Old-fashioned Norwegian Apple Pie / Gammeldags Eplepai

A classic pie recipe found on frukt.no
Old-fashioned Norwegian Apple Pie / Gammeldags Eplepai

Delicious hot apple pie. With ready-made puff pastry sheets, it’s easy
to make a delicious apple pie of the delicious “grandma” variety.

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Apples and Yams / Epler og Yams

A recipe from “Are You Hungry Tonight?” published in 1992apples and jams_post

Ask anybody south of the Mason-Dixon line to talk about side dishes and yams always come up. This variation on the usual theme brings together two of the King’s favorites.

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Yam is the common name for some plant species in the genus Dioscorea (family Dioscoreaceae) that form edible tubers.

yamsThese are perennial herbaceous vines cultivated for the consumption of their starchy tubers in Africa, Asia, Latin America, the Caribbean and Oceania. There are many cultivars of yam. Although some varieties of sweet potato (Ipomoea batatas) are also called yam in parts of the United States and Canada, sweet potato is not part of the family Dioscoreaceae but belongs in the unrelated morning glory family Convolvulaceae.

Yams are monocots, related to lilies and grasses. Native to Africa and Asia, yam tubers vary in size from that of a small potato to over 60 kg (130 lb). There are over 600 varieties of yams and 95 percent of these crops are grown in Africa.

The differences between true yam and sweet potato “yam”

Yams are a monocot (a plant having one embryonic seed leaf) and from the Dioscoreaceae family. Sweet Potatoes are a dicot (a plant having two embryonic seed leaves) and are from the Convolvulaceae family. Therefore, they are about as distantly related as two flowering plants can be. Culinarily, yams are starchier and drier than sweet potatoes. The table below lists some differences between yam and sweet potato.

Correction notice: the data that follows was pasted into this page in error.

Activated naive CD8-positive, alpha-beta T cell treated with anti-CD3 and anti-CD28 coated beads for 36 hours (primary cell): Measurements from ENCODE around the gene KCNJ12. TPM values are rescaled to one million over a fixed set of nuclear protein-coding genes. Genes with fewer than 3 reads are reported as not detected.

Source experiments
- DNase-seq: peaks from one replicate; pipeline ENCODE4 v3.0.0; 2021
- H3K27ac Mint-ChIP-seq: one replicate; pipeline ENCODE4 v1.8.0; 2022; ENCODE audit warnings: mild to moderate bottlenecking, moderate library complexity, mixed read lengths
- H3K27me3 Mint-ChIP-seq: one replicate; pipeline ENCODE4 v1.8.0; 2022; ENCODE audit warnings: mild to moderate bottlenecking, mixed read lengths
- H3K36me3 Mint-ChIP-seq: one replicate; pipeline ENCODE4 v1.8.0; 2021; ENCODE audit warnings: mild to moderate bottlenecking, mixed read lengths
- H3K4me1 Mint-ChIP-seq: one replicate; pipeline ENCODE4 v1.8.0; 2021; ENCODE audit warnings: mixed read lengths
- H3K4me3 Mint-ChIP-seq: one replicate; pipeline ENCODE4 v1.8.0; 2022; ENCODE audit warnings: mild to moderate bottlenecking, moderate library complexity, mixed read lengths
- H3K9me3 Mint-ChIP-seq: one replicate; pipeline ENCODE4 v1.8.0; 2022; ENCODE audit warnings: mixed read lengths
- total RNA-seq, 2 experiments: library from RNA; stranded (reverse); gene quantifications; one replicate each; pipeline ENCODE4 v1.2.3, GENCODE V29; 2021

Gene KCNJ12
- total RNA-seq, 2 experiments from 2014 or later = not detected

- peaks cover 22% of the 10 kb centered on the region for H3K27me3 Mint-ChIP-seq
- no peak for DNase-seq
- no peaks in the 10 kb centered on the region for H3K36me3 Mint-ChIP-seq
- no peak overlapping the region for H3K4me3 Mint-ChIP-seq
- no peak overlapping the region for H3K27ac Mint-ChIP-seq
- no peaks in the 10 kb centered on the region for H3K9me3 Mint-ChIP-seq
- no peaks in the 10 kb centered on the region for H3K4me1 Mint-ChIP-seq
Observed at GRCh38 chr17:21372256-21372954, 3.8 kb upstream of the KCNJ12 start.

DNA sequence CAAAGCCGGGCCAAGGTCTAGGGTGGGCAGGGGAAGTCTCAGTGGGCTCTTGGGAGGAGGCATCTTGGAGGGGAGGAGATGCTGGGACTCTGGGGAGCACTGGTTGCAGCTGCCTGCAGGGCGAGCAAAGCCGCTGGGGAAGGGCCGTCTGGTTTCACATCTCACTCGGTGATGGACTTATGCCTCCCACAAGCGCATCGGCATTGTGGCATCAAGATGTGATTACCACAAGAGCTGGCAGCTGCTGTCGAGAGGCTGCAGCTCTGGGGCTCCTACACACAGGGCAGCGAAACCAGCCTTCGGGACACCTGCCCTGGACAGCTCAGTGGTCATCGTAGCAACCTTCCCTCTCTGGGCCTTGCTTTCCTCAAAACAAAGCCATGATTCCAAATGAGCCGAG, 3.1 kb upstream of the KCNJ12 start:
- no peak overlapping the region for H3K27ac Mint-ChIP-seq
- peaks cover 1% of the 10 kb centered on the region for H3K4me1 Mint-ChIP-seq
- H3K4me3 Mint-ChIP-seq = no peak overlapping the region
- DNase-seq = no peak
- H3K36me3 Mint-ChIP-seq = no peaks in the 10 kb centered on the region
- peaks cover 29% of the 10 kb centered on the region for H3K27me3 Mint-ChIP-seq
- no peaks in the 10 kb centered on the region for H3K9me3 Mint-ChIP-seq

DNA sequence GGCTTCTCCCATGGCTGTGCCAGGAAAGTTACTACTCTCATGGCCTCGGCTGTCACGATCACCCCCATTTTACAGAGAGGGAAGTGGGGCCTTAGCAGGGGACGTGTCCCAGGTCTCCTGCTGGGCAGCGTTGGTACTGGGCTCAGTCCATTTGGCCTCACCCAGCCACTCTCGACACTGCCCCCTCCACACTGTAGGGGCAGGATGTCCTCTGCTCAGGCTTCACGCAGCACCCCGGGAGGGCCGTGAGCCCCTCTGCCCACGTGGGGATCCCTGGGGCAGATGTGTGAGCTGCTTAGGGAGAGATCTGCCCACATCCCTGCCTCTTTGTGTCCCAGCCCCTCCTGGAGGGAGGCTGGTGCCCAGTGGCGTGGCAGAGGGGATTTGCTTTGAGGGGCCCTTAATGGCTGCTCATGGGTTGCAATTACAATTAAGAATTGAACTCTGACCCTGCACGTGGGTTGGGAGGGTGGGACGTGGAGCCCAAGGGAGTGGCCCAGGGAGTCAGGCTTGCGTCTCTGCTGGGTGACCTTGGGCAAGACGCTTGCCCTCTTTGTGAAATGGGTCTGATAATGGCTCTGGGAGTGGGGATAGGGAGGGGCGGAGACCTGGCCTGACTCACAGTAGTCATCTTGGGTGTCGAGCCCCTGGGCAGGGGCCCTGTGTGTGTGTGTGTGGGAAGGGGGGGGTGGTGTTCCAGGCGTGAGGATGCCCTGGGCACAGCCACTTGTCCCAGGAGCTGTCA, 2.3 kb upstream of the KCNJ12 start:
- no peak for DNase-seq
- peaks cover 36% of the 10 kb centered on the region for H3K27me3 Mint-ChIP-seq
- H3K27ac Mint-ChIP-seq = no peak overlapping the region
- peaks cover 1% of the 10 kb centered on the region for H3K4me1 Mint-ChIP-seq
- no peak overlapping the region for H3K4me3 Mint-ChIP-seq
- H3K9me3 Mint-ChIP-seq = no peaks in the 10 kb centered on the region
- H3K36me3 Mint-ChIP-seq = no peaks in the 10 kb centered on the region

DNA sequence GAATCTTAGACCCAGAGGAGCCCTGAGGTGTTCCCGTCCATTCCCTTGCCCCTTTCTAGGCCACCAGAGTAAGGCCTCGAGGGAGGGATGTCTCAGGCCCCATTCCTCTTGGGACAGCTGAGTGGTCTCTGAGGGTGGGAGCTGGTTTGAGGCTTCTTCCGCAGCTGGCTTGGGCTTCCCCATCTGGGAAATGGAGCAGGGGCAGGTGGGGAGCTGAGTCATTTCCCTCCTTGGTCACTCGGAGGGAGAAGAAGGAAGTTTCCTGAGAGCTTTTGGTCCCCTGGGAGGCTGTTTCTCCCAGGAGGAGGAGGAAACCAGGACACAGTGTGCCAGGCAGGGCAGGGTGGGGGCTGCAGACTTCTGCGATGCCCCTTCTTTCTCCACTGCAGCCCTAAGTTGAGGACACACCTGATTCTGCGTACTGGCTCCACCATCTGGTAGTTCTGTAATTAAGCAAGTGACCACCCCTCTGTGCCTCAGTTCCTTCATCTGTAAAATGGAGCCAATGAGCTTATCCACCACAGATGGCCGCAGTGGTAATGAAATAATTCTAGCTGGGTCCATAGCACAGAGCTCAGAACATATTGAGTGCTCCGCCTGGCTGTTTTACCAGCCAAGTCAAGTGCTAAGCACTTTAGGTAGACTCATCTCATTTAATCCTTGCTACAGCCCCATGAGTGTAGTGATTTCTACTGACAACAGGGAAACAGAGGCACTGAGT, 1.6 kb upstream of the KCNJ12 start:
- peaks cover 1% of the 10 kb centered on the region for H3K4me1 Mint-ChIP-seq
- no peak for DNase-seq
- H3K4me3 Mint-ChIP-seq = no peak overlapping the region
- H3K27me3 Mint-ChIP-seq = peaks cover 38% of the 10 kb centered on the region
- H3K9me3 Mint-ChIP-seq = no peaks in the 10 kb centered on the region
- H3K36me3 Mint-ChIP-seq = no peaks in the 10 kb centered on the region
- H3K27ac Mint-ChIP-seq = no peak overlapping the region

Belgian Apple Fritters / Belgiske Friterte Epler

A recipe from “The Best of International Cooking”
published by Hamlyn in 1984
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No one familiar with Belgian cooking will be surprised to find that the batter for these fritters feature been – Ted 😉

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Apple Kisses /Eplekyss

A recipe for a very delicious and healthy snack found at aperitif.no

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See this and lots of other delicious recipes on:
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Mustardy Pork & Apples / Svinekjøtt Med Sennep & Epler

A recipe from “Good Food magazine”, March 2006 found on BBC good food

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Make yourself a wholesome and traditional British square meal with this recipe.

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Apple Pancakes / Eplelapper

A traditional Norwegian recipe found on prior.no

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Apple culture is thousands of years old. The word apple, which is common in northern European languages ​​and possibly of Celtic origin, suggesting that Apple has been known in Northern and Central Europe before the Roman conquest, and Scandinavia Stone Age findings pointing in the same direction. In the Oseberg ship (ca. 850 AD) they found 54 well-preserved apples, indicating that they were highly appreciated. But only after the arrival of Christianity, especially in connection with monasteries, did apple cultivation become more common in Norway.

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Baked Marzipan Apples / Bakte Marsipanepler

A recipe from “Ovnsretter” (Baked Dishes) published by Hjemmet’s Kokebok Klubb in 1977

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Cinnamon-Apple Pancakes – Eple Og Kanel Pannekaker

A recipe from “Good Housekeeping Cookery Book” published by  Ebury Press in 1976. The Book was first published in 1948

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See this and lots of other delicious recipes here:
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